The positive evaluation of participation in research might be influenced by several factors such as gender, level of education, pain, prognostic awareness, or quality of life [5, 8, 15]. In the presented study, three factors were positively associated with the experience of patients but not the relatives.

The first identified factor was the type of diagnosis. Patients with non-cancer diagnosis evaluate their experience positively versus patients with cancer. This is a very important finding because in previous studies, attitudes of cancer patients were mainly studied [7, 15]. On the other hand, this result is consistent with a previous study that showed that patients with cancer more often declined participation in research against patients with neuron disease [6]. This might be explained by the various explanations that cancer patients with a more predictable prognosis might be more distressed, or they might have other priorities. This needs to be further studied.

The second significant factor was religiosity. Participants which identified themselves as being religious evaluated their participation as more positive. On the other hand, the percentage of religious respondents was higher in our sample than is in the general Czech population. This may indicate that considering yourself as a religious person might be a moderate factor for the evaluation of research participation. Thus, this finding supports previous research identifying religious people as less stressed while participating in palliative care research [15, 18].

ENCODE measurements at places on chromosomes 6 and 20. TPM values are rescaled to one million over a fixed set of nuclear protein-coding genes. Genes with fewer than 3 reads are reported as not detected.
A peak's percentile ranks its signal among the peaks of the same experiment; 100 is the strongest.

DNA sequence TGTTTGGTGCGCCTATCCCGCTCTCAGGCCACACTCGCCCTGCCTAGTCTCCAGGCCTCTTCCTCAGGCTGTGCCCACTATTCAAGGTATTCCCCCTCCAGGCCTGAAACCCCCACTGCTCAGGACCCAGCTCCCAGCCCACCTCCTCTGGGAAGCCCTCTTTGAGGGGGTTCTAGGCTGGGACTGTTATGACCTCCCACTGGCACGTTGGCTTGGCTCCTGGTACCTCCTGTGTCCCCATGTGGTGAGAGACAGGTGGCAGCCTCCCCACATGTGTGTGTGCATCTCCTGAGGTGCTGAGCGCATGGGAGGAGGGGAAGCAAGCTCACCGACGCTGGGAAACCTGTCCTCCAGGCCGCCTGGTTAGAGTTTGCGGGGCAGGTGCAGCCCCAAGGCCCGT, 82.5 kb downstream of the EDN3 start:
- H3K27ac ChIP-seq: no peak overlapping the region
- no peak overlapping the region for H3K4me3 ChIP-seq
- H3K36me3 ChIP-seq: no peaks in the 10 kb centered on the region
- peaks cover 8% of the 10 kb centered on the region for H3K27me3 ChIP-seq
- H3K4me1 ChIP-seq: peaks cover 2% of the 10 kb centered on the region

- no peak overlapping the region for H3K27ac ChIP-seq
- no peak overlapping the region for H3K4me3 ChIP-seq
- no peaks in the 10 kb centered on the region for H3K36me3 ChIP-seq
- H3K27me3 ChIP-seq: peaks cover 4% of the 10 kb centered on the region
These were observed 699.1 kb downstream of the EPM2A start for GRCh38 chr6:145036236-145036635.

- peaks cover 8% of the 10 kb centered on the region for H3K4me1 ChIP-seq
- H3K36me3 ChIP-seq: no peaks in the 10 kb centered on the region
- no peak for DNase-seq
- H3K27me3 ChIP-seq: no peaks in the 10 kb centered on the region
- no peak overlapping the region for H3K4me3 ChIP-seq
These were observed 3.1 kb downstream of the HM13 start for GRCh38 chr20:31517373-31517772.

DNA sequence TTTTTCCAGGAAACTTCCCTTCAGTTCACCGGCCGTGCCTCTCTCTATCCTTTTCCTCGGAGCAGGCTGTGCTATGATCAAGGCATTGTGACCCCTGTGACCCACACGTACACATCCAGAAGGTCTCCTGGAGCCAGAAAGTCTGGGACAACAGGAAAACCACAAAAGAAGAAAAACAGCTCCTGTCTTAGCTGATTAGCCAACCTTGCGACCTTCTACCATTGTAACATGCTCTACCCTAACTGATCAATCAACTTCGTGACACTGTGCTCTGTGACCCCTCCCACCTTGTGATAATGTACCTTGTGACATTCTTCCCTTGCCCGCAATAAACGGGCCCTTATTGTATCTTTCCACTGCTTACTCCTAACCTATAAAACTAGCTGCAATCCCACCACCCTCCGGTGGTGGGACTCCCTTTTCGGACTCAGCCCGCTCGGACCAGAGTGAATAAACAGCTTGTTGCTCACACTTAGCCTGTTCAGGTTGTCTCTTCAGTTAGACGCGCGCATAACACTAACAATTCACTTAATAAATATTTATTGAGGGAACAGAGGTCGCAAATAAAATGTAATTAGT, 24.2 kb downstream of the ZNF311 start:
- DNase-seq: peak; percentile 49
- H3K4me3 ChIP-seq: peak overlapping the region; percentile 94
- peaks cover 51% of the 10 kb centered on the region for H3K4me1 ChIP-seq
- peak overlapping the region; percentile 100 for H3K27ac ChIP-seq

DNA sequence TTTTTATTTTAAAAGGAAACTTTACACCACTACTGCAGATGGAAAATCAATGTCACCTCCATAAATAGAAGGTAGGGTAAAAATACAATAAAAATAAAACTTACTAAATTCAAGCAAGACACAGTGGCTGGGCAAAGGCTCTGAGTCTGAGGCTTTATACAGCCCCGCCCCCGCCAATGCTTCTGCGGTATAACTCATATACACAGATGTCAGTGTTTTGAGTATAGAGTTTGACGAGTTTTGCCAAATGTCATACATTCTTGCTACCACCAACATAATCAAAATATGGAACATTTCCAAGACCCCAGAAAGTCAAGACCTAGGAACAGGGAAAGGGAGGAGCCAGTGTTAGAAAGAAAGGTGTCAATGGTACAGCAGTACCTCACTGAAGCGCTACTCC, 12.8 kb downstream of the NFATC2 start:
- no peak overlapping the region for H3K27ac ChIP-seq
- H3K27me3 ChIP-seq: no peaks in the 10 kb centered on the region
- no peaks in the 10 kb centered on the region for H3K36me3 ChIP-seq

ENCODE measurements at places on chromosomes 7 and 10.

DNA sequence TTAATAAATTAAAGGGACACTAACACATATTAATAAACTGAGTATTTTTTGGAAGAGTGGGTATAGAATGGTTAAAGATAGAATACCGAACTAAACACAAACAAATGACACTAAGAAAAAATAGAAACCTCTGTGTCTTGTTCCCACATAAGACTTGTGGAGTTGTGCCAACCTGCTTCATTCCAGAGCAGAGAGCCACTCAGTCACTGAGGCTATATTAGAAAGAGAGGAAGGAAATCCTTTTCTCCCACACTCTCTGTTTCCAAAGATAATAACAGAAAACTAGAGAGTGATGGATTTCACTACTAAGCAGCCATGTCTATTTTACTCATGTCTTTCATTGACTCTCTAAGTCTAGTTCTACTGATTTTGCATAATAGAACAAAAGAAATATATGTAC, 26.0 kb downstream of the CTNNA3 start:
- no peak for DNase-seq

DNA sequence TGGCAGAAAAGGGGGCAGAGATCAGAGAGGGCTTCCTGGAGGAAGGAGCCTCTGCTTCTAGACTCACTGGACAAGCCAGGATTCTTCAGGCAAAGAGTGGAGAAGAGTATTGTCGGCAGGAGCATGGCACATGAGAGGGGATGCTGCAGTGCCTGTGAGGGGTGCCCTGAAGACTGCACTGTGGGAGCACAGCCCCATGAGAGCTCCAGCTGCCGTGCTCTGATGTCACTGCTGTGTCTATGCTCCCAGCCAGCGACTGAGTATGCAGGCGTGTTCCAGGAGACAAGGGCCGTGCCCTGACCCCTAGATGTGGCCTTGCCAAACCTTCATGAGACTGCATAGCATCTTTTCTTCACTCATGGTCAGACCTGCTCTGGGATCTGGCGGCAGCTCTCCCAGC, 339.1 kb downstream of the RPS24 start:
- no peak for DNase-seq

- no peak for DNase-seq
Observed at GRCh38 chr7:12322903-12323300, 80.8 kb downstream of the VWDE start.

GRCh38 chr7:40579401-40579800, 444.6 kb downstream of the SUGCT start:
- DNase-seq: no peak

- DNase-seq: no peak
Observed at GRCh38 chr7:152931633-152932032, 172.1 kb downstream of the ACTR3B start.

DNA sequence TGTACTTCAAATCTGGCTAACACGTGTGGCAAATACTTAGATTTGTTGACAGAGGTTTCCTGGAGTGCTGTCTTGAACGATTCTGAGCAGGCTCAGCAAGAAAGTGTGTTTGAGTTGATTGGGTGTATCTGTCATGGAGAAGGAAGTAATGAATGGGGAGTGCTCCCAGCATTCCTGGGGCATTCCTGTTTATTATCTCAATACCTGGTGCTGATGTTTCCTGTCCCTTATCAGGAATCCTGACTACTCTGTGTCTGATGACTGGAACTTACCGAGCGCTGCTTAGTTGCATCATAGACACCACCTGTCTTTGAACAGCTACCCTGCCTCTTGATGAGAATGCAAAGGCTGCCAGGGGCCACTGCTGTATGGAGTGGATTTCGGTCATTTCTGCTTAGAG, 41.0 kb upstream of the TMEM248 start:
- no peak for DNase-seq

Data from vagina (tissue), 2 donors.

The third identified factor with a positive correlation with a positive evaluation of participation was higher age. This finding must be interpreted with caution as the correlation was weak, and it was identified only in the dataset from the longitudinal study. Association between research participation and age has been reported elsewhere with mixed results [5, 8, 15], with younger patients being more willing to participate in research than older patients [5, 8]. The role of age thus remains unclear and more research focused on this factor is needed.

The relatives’ evaluation of research participation was also predominantly positive which supports findings from Aoun et al. study focused on relative’s perception on participating in research with majority of them identifying their experience as beneficial [19].